A team of our SWBio DTP PhD students will be attending the Festival of Nature and running a stall titled ‘Pests, Plants and Parasites: How researchers in the Southwest are protecting your food’. To promote this event, some of the team have written some student blogs.
Plant protectors – How Scientists save our crops
As obvious as it sounds, plants can’t move. This means that when times get tough plants just have to stick it out and defend themselves as best as they can. Droughts, floods, and frosts can destroy plants. Weeds can steal light and nutrients. Insects and other pests eat away at leaves and stalks. Fungi, bacteria, and viruses can attack the plant and cause disease. These losses can have big economic effects, for example, last year floods and droughts cost the agricultural sector $21 billion and $37 billion respectively.
However, plants aren’t helpless, and many have their own defences. Thorns on roses and stingers on nettles can put off an animal trying to eat these plants. Scientists have even found evidence that plants actually know when they’re being injured or eaten and can send distress signals to other leaves around the plant. This is despite plants not actually having a nervous system like we do!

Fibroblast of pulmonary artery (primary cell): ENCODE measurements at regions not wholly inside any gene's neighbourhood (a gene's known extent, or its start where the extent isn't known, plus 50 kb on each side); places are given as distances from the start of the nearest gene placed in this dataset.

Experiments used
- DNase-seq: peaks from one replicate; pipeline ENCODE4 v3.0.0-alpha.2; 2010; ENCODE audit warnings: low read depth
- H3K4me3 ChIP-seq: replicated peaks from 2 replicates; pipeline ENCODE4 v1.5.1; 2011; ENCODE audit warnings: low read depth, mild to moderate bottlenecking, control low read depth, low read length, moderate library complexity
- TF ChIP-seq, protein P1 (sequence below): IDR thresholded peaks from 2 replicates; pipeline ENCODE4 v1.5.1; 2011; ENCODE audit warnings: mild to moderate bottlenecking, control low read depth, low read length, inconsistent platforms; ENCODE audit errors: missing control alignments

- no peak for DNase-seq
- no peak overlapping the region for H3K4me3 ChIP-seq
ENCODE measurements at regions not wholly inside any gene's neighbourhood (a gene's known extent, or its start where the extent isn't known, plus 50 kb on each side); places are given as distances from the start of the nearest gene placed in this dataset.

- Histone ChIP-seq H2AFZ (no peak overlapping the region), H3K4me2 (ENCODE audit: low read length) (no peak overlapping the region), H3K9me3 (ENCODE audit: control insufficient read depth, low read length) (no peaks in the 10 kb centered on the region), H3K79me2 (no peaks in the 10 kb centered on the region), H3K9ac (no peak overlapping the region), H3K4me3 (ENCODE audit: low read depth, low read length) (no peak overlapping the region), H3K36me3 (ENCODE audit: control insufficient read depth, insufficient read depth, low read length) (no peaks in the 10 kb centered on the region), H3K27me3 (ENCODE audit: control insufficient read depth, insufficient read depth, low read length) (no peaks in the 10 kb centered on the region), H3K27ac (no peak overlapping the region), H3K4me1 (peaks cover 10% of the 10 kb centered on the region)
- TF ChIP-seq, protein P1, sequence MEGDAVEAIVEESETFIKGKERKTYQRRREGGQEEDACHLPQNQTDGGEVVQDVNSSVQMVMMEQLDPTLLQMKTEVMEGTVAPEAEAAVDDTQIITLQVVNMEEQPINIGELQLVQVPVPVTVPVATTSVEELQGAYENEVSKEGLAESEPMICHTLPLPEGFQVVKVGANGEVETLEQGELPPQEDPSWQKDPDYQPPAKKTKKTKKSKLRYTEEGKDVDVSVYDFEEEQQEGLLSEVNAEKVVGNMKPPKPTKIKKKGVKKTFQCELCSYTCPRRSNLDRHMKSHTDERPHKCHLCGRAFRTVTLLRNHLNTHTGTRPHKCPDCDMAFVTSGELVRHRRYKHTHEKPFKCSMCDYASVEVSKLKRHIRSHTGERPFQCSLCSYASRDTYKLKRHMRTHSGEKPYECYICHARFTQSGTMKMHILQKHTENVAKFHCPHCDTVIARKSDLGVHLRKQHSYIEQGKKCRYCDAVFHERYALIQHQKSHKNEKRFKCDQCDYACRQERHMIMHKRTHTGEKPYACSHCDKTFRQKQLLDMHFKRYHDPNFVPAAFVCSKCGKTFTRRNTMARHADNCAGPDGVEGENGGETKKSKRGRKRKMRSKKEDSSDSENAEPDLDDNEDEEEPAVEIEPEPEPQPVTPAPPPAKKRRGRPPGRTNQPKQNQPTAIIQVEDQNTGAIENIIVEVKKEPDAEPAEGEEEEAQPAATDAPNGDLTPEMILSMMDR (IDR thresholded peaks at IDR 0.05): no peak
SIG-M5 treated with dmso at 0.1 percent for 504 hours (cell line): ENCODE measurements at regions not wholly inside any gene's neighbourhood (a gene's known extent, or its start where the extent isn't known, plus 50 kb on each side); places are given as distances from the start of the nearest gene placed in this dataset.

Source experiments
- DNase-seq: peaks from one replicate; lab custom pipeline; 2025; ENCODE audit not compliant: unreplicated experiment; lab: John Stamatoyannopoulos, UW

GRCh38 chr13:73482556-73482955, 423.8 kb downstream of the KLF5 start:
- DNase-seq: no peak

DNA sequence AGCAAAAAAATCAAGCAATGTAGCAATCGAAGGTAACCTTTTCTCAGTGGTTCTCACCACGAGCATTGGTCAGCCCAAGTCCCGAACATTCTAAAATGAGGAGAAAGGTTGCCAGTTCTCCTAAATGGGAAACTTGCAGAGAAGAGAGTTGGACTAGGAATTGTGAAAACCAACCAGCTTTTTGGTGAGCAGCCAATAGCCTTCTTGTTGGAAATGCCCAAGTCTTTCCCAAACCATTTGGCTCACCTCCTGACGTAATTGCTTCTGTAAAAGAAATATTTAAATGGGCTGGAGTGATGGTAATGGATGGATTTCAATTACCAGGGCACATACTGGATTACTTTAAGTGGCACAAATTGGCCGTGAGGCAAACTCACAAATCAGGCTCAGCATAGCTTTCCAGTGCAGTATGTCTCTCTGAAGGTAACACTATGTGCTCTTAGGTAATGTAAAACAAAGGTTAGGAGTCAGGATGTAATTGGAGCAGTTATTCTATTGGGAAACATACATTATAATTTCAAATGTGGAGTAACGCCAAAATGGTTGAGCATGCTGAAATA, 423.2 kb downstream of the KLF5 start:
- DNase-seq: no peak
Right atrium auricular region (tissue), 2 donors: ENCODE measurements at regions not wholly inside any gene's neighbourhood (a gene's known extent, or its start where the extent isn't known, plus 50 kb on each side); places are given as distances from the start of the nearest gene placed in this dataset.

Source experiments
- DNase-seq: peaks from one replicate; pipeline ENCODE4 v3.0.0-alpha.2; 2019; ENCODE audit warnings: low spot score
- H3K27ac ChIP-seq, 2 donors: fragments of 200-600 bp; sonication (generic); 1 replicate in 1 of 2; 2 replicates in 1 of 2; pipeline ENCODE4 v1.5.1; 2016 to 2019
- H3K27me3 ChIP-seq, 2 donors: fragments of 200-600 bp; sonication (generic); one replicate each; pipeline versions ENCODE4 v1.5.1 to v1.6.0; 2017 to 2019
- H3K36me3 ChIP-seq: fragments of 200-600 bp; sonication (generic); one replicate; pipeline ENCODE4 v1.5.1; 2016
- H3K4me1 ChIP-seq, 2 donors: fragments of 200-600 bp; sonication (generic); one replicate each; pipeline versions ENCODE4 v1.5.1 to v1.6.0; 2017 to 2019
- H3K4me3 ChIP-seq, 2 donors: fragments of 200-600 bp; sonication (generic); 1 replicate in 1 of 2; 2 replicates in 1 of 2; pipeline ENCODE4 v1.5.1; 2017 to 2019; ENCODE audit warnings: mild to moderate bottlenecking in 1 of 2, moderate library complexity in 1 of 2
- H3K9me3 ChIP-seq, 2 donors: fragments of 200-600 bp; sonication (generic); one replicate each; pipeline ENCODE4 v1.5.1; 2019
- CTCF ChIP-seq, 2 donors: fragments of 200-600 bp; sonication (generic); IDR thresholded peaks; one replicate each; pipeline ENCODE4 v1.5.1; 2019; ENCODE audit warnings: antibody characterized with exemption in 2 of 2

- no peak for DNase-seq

Even with their own defences, we want to protect plants from damage and loss because we need plants for clothes, medicine, fuel etc. What can we do to protect our plants?
Plants get sick too – Scientists as Plant doctors
Every day we rely on plants to survive. They provide us with clothing, food, medicines, fuel and even the oxygen we breath. But have you ever thought about how plants get sick?
Plants can be attacked by all sorts of pathogens (a term for any organism that causes disease). These range from microscopic worms and fuzzy fungi to invisible monsters like bacteria and viruses that you can’t see with the naked eye.
Just like how sickness can keep humans out of work, the damage done to plants by any of the above pathogens can stop them from producing all things we need them for. Around 40% of our food today is lost due to damage by insect pests and plant pathogens.